Talking cloud – Enterprise cloud adoption may be slower thanwe think (part two in a series)

Posted by on July 31, 2014 10:43pm

A look at the five key trends I see driving the industry over the next 12 months.

See my first post here

werner-2-1Amazon Web Services chief technology officer Werner Vogels asserted at GigaOm’s Structure 2014 that “all new workloads are on the cloud”. But some other speakers shared data that showed deployment is less than universal in the enterprise. Both Hewlett-Packard and VMware agreed that the percentage of enterprise applications in the cloud is in the low single digits.

More surprising data came from the Future of the Cloud survey that was released at the conference, that showed that the overall percentage of enterprises adopting the cloud has not changed significantly since last year. Certain IT functions like apps development and web presence have seen significant growth but others haven’t moved at all.

While this data on slower-than-expected adoption represents both a challenge and an opportunity, it also underscores that we can’t view the enterprise as a single category. There are greenfield IT businesses such as Airbnb or Netflix, for whom the cloud is the obvious choice. There is also the legacy IT, which represents the largest opportunity in terms of total available market but where many CIOs still need to be shown the true value proposition of the cloud. That value is not limited to cost savings but also the availability of elastic on-demand resources, and the utility usage based pricing which moves costs from capital expenses to operational expenses.⬯ In addition, different enterprises are adopting different cloud strategies. HP, VMware and IBM are advocating a hybrid (private cloud + public cloud) approach.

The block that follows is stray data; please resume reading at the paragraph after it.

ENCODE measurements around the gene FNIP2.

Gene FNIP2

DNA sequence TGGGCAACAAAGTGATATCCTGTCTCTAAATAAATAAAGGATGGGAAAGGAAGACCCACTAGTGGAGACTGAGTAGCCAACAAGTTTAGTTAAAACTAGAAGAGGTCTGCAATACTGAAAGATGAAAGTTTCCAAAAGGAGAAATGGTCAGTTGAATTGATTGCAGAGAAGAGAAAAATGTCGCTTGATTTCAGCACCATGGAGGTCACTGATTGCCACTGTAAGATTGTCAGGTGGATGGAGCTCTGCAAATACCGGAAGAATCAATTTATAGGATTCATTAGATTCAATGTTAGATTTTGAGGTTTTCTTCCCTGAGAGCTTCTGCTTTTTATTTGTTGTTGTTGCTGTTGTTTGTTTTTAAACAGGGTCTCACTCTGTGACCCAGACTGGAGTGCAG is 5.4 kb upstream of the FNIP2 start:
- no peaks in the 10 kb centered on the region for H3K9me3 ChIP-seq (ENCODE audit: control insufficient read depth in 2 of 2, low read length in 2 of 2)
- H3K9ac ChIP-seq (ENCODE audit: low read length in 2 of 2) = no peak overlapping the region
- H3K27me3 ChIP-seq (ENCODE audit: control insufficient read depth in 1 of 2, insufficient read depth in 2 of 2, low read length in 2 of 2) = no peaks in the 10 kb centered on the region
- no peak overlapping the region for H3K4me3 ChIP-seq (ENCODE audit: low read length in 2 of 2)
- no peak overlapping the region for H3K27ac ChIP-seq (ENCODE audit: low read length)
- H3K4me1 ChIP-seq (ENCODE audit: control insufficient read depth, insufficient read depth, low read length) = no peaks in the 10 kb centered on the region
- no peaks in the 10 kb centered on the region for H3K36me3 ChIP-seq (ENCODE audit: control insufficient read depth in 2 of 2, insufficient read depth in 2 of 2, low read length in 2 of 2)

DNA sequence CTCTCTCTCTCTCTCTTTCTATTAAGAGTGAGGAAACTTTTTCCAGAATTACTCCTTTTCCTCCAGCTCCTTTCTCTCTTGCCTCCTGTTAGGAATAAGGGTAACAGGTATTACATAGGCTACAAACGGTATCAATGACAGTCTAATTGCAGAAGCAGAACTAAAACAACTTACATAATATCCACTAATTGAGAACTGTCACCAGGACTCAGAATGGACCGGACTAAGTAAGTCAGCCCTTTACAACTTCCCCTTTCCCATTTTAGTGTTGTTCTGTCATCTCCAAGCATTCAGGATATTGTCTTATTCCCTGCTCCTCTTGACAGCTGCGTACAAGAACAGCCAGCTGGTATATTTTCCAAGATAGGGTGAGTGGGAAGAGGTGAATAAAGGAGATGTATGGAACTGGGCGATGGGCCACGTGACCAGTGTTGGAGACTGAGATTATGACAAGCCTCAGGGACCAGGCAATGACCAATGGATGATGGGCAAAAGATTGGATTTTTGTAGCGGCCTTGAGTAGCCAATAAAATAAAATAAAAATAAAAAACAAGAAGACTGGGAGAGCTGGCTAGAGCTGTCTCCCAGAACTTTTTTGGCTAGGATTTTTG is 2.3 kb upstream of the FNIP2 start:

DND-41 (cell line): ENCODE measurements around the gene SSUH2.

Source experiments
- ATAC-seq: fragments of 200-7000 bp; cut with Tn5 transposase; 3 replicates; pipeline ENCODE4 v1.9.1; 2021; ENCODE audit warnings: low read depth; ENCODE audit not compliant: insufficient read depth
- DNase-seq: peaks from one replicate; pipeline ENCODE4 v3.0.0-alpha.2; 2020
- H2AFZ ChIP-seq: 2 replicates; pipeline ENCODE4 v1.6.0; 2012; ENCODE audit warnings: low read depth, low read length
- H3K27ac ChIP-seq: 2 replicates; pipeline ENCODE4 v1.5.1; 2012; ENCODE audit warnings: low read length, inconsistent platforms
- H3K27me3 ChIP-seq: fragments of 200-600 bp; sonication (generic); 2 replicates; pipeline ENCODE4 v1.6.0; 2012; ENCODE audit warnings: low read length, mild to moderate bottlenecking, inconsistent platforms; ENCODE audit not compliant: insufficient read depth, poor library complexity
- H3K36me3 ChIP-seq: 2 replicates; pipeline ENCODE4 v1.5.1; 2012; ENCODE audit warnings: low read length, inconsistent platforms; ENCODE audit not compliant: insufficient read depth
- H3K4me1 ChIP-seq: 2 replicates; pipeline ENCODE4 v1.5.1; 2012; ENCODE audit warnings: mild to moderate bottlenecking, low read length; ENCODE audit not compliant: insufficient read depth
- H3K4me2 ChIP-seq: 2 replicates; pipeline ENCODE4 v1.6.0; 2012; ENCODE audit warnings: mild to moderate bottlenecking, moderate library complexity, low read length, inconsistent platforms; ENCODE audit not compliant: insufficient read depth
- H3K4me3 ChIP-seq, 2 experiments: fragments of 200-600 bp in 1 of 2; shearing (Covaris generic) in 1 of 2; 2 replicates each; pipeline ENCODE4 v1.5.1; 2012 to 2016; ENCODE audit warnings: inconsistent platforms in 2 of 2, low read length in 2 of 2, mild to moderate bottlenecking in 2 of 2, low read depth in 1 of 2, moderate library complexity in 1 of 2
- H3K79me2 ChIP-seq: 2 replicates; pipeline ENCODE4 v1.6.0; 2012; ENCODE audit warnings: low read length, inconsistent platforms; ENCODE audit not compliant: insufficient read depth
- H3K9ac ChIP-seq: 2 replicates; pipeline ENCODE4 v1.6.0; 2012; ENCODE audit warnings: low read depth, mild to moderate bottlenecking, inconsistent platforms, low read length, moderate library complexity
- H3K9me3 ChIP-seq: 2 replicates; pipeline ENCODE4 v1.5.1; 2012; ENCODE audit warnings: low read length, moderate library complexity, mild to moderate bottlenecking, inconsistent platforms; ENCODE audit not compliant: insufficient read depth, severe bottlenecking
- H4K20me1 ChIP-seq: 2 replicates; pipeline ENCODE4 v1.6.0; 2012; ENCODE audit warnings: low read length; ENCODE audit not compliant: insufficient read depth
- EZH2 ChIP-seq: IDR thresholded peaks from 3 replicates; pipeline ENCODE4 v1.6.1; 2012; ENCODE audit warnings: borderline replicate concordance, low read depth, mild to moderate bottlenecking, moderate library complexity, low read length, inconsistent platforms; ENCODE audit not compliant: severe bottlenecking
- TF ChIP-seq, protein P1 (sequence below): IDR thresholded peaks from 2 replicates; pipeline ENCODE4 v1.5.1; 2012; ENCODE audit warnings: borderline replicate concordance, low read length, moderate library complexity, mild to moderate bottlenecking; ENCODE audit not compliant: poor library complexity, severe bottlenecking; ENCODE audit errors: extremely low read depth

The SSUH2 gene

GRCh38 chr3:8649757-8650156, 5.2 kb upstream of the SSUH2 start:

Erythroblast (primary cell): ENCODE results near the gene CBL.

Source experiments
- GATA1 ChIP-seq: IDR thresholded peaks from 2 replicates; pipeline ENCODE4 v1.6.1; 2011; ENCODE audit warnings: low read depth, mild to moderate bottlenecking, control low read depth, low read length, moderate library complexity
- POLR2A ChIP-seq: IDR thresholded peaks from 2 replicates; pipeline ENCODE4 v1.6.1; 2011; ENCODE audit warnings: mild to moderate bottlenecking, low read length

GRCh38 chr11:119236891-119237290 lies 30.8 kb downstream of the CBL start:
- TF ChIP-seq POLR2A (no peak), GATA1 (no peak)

Among Infrastructure-as-a-Service (IaaS) players, competition is certainly growing, with Azure and Google gaining ground against the leader AWS. Azure defines hyperscale datacenter growth as adding one million machines a year ⬦ that’s a staggering scale that few players other than AWS, Azure and Google can compete against. It suggests that in the future IaaS will have only a few strong players.

So, while much of the trillion dollar enterprise cloud market remains up for grabs, only a small number companies well positioned to sell to the enterprise appear poised to succeed. And the ability to support a hybrid model and transparently move workloads from on-premise compute to the cloud and vice versa will have a clear edge.

Don’t hesitate to contact me directly with your comments and inputs via paola dot moretto at nouvola dot com. You can find me on Twitter at @paolamoretto3 or @nouvolatech.